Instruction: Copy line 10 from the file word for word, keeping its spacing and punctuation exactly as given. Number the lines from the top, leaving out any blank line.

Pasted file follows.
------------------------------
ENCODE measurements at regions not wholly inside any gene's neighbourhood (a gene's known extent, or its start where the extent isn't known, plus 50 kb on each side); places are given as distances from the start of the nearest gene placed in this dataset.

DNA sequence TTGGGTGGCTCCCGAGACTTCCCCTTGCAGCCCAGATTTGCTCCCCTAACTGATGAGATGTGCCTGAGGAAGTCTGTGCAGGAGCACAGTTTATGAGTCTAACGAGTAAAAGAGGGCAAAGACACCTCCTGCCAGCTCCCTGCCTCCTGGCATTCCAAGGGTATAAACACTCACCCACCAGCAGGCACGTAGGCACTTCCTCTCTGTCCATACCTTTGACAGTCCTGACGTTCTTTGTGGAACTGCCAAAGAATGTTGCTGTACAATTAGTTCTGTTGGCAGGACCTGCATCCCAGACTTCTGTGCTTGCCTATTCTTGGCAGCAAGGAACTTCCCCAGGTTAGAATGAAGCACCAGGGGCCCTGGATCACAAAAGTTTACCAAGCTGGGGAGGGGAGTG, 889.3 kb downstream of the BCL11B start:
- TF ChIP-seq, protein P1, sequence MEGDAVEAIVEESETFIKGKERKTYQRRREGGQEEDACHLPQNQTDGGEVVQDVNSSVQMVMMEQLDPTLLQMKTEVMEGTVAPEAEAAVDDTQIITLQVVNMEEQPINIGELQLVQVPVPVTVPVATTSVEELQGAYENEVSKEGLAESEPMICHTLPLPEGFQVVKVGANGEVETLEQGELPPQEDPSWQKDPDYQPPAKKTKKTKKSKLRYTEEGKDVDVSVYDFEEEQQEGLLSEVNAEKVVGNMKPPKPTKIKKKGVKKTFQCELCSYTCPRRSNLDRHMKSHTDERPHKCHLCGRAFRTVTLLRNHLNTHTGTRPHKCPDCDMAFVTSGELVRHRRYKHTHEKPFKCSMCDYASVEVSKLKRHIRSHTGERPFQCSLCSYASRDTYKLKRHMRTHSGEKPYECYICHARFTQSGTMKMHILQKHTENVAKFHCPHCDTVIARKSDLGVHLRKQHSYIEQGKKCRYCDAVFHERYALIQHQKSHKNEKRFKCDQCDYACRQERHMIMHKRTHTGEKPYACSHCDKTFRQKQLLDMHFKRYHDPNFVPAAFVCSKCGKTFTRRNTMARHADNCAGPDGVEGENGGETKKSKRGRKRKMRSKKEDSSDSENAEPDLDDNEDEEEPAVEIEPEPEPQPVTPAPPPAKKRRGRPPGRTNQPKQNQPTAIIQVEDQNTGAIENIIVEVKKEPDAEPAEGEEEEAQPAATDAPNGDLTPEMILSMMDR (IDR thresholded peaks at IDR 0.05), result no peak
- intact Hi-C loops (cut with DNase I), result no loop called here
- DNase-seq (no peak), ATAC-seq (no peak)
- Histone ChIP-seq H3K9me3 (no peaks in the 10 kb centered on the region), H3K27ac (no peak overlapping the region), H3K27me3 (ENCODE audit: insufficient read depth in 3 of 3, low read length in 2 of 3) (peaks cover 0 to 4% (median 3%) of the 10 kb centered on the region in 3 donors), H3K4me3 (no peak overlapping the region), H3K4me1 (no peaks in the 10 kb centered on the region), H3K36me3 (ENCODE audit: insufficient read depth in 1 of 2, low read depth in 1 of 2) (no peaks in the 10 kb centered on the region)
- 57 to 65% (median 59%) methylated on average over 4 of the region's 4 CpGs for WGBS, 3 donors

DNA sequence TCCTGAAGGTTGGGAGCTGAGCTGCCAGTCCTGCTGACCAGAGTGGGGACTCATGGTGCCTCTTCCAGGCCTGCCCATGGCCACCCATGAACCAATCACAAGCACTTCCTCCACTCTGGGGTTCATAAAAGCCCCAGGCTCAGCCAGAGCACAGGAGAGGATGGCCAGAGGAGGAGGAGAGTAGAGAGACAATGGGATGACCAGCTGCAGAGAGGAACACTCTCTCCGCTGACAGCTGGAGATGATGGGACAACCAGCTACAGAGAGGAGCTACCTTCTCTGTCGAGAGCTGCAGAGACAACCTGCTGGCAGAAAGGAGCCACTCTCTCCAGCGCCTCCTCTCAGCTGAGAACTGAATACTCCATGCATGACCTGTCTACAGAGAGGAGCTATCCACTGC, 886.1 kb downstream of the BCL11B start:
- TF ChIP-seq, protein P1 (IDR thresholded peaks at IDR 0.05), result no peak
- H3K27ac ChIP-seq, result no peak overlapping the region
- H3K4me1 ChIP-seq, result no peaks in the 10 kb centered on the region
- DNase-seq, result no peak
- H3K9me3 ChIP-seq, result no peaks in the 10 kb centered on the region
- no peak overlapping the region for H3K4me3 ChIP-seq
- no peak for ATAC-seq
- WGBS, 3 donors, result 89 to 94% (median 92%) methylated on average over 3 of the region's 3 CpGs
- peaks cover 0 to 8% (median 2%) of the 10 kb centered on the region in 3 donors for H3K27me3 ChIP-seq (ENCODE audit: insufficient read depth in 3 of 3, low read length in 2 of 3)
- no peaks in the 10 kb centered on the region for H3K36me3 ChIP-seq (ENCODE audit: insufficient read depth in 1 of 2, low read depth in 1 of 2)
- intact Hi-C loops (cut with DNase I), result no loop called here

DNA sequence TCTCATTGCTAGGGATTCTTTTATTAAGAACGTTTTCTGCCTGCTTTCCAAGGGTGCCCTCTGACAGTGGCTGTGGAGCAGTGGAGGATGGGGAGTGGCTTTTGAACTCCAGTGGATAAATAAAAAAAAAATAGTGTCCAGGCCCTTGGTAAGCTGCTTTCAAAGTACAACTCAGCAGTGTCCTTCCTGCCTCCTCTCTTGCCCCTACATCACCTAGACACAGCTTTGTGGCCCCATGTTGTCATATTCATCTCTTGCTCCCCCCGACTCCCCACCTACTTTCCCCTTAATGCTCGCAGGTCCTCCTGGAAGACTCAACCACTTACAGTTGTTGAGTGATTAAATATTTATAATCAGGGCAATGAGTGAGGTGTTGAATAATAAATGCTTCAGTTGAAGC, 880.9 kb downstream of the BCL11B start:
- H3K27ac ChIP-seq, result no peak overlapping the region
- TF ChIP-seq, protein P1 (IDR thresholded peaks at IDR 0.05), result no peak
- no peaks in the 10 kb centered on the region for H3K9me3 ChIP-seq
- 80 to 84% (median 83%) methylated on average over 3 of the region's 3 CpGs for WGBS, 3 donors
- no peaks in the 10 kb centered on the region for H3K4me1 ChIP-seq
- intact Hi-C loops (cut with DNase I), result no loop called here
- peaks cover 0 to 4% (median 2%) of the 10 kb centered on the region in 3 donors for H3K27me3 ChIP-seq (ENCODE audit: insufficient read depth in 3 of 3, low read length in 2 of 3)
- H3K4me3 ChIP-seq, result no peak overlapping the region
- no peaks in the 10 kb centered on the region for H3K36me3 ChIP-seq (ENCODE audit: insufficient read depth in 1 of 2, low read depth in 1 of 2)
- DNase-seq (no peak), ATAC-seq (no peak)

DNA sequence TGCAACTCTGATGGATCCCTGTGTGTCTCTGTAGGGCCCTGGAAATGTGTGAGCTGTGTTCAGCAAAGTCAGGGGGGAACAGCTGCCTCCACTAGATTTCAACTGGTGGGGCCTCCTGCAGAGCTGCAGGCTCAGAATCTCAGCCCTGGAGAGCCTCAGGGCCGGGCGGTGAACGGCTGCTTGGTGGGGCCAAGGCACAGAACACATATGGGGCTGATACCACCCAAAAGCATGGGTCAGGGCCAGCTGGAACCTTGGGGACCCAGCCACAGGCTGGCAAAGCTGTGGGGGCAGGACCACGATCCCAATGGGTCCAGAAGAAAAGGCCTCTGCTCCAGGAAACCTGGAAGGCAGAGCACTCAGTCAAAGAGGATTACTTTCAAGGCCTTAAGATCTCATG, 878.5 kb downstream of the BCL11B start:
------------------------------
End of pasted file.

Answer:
- H3K27ac ChIP-seq, result no peak overlapping the region